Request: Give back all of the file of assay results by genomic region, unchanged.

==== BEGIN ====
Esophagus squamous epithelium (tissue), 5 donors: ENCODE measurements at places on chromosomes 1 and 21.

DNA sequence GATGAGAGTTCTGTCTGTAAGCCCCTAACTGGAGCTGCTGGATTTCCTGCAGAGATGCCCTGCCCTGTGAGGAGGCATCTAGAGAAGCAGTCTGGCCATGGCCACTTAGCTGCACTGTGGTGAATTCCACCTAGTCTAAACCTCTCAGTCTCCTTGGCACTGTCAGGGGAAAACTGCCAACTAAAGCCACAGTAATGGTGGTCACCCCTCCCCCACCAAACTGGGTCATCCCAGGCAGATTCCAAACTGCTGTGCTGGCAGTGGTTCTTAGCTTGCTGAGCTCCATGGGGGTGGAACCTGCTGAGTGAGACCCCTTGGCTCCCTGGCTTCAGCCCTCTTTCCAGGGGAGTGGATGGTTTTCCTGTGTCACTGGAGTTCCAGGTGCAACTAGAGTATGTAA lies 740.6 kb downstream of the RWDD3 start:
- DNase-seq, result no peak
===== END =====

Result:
Esophagus squamous epithelium (tissue), 5 donors: ENCODE measurements at places on chromosomes 1 and 21.

DNA sequence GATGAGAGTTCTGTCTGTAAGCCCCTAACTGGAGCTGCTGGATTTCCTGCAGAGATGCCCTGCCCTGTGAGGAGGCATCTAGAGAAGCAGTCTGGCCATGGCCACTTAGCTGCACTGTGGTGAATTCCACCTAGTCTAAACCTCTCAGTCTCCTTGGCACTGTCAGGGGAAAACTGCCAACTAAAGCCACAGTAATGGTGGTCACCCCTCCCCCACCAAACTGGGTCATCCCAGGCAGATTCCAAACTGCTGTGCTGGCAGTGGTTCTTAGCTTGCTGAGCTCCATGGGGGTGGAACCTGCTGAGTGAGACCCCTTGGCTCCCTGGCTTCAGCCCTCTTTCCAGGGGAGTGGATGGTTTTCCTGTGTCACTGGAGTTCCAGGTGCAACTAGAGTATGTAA lies 740.6 kb downstream of the RWDD3 start:
- DNase-seq, result no peak